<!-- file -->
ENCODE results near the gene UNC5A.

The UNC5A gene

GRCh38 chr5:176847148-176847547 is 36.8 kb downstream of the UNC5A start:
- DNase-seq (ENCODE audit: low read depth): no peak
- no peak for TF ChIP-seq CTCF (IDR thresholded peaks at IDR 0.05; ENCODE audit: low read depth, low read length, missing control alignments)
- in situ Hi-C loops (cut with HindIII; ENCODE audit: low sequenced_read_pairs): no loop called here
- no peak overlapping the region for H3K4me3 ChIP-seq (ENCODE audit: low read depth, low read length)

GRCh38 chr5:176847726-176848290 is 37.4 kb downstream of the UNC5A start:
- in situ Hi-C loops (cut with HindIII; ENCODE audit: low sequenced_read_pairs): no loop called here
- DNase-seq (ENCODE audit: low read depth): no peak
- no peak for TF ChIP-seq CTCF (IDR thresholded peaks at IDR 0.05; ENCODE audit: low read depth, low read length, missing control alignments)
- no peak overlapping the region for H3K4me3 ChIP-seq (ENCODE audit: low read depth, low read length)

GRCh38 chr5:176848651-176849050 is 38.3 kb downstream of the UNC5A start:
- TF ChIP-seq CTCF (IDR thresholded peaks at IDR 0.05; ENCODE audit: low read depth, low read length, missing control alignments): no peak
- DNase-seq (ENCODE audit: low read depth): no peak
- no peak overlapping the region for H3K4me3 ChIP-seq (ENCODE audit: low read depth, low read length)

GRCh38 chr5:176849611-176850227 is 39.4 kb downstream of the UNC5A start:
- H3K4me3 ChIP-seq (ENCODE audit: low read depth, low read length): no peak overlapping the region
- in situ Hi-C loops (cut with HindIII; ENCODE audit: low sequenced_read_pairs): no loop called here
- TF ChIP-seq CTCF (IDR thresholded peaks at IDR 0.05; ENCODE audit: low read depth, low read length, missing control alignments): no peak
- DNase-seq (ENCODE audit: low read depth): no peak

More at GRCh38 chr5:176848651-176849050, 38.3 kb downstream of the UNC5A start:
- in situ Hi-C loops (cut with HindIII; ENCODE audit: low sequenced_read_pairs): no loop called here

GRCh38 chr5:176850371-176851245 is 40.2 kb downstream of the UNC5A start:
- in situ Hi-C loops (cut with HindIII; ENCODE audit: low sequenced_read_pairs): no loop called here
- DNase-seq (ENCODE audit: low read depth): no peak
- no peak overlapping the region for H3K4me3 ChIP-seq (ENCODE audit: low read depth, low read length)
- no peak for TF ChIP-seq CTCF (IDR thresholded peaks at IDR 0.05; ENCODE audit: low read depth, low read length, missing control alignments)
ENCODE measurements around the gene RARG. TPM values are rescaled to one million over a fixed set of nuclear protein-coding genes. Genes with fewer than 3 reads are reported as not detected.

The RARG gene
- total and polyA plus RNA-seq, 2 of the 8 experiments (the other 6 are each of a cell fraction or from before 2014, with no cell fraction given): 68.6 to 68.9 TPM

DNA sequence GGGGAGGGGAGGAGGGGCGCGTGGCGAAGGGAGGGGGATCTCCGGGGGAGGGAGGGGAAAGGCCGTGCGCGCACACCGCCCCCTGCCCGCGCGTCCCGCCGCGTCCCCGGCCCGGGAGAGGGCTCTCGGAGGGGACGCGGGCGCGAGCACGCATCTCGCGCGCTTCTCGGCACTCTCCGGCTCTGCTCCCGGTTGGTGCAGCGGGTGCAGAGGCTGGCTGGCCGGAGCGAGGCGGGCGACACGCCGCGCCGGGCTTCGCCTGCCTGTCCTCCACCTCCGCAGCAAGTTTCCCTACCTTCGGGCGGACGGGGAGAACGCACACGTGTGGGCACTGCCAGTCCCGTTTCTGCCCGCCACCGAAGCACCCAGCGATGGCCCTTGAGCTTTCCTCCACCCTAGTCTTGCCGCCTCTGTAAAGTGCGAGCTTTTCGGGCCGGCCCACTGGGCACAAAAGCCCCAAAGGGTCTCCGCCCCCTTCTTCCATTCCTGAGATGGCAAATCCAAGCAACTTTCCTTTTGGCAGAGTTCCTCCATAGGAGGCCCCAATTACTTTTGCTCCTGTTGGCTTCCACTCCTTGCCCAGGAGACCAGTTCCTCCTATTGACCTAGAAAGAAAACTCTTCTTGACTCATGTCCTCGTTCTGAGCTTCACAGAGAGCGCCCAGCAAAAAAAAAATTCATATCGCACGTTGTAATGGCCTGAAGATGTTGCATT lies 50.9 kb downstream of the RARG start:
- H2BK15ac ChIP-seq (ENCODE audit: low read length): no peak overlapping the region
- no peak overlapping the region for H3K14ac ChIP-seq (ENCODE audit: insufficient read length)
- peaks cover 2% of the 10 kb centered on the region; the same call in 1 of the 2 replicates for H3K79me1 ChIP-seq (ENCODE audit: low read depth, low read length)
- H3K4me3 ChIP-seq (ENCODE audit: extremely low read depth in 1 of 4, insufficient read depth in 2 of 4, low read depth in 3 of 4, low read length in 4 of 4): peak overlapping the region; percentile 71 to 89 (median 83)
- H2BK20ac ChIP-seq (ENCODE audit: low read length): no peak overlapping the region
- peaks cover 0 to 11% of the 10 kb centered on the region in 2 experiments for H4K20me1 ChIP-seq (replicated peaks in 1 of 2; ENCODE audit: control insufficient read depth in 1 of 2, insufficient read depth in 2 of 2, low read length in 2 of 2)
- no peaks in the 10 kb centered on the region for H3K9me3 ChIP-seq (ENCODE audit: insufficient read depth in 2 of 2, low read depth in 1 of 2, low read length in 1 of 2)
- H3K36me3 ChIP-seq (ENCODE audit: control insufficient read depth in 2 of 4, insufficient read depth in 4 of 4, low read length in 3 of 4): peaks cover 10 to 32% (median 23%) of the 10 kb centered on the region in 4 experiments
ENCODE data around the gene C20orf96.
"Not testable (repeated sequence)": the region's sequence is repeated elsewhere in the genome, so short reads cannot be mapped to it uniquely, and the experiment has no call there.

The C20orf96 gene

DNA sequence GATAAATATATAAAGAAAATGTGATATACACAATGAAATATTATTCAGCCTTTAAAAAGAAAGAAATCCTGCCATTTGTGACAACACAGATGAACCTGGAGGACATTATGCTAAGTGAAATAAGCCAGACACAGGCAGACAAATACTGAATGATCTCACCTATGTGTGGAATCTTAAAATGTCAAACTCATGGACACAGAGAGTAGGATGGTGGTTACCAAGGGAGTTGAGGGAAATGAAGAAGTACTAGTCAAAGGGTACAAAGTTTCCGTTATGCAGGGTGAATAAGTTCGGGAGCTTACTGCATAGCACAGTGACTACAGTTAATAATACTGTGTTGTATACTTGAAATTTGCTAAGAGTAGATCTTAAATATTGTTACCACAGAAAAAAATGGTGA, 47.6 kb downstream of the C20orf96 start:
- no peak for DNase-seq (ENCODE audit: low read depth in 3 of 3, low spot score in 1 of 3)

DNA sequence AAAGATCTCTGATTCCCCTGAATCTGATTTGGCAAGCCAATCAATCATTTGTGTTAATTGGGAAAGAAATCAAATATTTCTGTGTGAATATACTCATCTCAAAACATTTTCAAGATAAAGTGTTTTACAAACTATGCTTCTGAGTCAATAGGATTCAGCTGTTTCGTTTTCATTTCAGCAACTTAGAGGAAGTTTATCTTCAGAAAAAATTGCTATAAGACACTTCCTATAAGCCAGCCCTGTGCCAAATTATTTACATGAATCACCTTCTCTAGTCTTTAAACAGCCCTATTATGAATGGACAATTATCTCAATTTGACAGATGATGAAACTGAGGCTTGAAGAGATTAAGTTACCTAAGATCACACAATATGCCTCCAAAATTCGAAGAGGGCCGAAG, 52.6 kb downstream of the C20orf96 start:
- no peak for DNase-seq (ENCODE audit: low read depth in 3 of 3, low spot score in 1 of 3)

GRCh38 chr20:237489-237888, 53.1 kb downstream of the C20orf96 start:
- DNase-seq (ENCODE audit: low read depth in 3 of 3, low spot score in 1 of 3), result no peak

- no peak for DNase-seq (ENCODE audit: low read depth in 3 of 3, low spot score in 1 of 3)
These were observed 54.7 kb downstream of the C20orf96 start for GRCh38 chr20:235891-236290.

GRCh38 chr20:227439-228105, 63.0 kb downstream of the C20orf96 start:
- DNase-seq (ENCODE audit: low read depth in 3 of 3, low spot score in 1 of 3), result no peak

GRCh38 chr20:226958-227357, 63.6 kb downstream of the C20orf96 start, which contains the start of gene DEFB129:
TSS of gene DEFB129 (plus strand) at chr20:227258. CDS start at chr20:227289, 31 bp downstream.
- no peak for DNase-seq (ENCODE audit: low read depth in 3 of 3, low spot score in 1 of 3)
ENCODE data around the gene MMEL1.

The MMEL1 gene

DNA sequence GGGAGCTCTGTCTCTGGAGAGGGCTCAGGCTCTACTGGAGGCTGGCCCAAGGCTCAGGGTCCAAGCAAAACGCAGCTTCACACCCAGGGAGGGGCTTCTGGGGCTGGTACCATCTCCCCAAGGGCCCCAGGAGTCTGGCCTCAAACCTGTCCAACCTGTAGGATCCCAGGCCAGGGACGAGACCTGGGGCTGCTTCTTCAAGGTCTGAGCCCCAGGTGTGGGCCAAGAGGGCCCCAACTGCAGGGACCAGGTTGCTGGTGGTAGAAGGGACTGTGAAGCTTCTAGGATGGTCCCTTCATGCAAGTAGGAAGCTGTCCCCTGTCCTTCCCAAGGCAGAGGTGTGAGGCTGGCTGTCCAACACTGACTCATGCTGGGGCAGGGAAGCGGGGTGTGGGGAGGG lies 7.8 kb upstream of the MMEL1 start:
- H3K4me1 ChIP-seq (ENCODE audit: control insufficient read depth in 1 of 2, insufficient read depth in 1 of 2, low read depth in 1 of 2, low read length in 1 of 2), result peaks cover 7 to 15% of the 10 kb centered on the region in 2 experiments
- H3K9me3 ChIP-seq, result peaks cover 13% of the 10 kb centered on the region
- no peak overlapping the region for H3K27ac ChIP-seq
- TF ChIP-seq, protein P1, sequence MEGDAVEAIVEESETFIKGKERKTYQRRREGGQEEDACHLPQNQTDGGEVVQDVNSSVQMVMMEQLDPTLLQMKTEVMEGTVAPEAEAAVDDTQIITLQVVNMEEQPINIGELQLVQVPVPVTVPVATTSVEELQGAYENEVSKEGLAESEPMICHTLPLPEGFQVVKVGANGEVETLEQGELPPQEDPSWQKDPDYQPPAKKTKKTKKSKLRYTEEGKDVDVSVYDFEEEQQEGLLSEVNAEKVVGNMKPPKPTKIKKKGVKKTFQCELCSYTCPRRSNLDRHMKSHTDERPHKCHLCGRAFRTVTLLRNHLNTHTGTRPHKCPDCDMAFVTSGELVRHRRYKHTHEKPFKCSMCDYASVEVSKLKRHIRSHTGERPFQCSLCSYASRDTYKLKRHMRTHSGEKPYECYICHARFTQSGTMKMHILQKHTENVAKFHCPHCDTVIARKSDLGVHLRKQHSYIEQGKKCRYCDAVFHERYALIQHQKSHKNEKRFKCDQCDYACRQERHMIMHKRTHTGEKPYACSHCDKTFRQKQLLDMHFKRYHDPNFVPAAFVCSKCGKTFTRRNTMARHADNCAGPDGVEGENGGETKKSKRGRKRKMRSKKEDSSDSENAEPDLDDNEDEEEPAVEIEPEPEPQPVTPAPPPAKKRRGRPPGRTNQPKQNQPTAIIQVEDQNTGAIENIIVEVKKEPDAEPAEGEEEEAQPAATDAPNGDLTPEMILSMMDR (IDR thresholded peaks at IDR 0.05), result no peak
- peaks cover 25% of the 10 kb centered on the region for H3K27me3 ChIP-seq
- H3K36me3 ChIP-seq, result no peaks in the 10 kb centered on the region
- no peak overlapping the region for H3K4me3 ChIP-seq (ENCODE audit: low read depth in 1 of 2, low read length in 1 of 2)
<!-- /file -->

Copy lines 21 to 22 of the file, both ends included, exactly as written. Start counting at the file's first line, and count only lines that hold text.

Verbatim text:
- DNase-seq (ENCODE audit: low read depth): no peak

More at GRCh38 chr5:176848651-176849050, 38.3 kb downstream of the UNC5A start: